By Luciana Chavez, Special to Merced College

See Lee, the new CEO of the Boys and Girls Club of Merced County (BGCMC) was a new college graduate and working as a gang and teen pregnancy prevention specialist for Valley Community Schools (VCS) in Merced when she administered a survey to 200 of their students.

Lee specifically remembers one question asking, “Do you want to make a positive impact on your community?”

The continuation students skipped survey questions. Not everyone finished. Others didn’t answer many questions at all. But every student answered that one question. And every student answered, “Yes.”

“It was so telling,” Lee said. “These so-called ‘bad’ kids were good kids who had made some bad decisions, but wanted to do good things and be great people. That resonated with me.”

Now you understand why Lee’s curriculum vitae is packed with work on behalf of disadvantaged young people throughout her home county.

“I decided then that I wanted to work in social justice,” said Lee, the first Hmong and Asian American woman to lead the BGCMC. “I wasn’t sure how I would do that. I just knew I had to do more than I was.”

And now you understand why the Boys & Girls Club turned to Lee to be its new leader, as it completes a third decade and moves onto a fourth.

“I hope we are a beacon of hope and champions for all kids in Merced County,” Lee said. “I want this place to feel like Disneyland in a way. I want it to feel happy and dynamic. I want people to understand that if adults know the problems and are in a position to help, they should.”

Born in Minnesota, Lee and her family moved to California in time for her to start school at Burbank Elementary and attend Chenowith Elementary and Tenaya Middle School before becoming an honors student at Golden Valley High.

Yet, Lee never planned to go to college.

“I was an honors student, but I wanted to be with my friends who were all in other classes,” she said. “I wanted to be a part of their social scene. And because my brothers had dropped out of school, I wanted to drop out, too. I wanted to be cool like them.”

When her mother died of cancer after her GVHS graduation, Lee’s life changed in more ways than one.

“My mom was the reason I stayed in high school,” said Lee, who raised her five siblings in her mother’s place. “That’s when I figured the only way to move on in life was to go to college.”

At Merced College, Lee met a communications instructor who recognized her drive and encouraged her to go into business or became a news broadcaster.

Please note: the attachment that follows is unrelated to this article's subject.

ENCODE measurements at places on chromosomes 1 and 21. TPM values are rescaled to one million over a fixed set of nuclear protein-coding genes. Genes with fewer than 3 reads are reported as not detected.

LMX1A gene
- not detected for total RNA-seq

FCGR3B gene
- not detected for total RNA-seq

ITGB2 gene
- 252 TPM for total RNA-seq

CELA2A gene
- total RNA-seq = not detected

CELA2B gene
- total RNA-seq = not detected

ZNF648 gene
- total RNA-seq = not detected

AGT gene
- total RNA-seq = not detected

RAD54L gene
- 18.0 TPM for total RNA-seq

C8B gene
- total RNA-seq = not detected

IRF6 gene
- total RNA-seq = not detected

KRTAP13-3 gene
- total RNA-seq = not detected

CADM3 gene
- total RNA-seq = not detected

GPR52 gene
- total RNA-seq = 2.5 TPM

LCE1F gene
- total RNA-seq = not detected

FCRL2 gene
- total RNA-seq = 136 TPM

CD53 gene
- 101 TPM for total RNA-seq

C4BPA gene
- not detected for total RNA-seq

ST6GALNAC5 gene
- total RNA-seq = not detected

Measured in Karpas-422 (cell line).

“I said, ‘Yeah, right,’” Lee said. “But it was the first encouragement I received. Here I was not wanting to be in college, and there he was thinking of all these things I could be doing with my life.”

Lee figured she could help most as a lawyer. She pursued an AA in University Studies at Merced College, a BA in Political Science at Stanislaus State, and a master’s in Business Administration at Fresno State.

But, even working closely with disadvantaged children at her first job, Lee didn’t think she was doing enough.

“So I tried to figure out all of the ways I could make an impact,” she said. “That’s why I got into so many different things after that.”

Lee took over as CEO of the local Boys & Girls Club in January after honing skills and building an extensive network of contacts. She’d already worked with the club as an operations and program supervisor with Equus, the company that provides workforce development services to Merced County.

She partnered with community leaders and families as a HUB coordinator with Building Health Communities. And her thrust as a member of the Multicultural Promises Board was keeping girls away from gangs.

And on and on.

Lee still thinks back to those VCS students she met at her first job, how they’d all grown up in Merced but never even seen UC Merced 5 miles away.

“We can’t always take these kids into the world, but I hope we can bring the world to them at the Boys & Girls Club.” Lee said. “I want this place to be the world for them, so they’re exposed to endless possibilities.”

The club has put some great ideas in motion. They’re offering summer camps with Merced City Schools, Weaver School District, Los Banos Unified and Gustine Unified. They’re partnering with the Family Resource Center at the Merced County Office of Education to help traumatized children, even more vulnerable due to the pandemic, develop resilience.

That is a small taste of what is to come under Lee. As she has done throughout her career, she’ll approach the work with curiosity, as a seeker of the truth and long-term solutions.

“The one thing I’ve learned in my first three months is how much possibility we have here,” Lee said. “There is so much we can see and do. Even if it’s a big responsibility, I am excited.”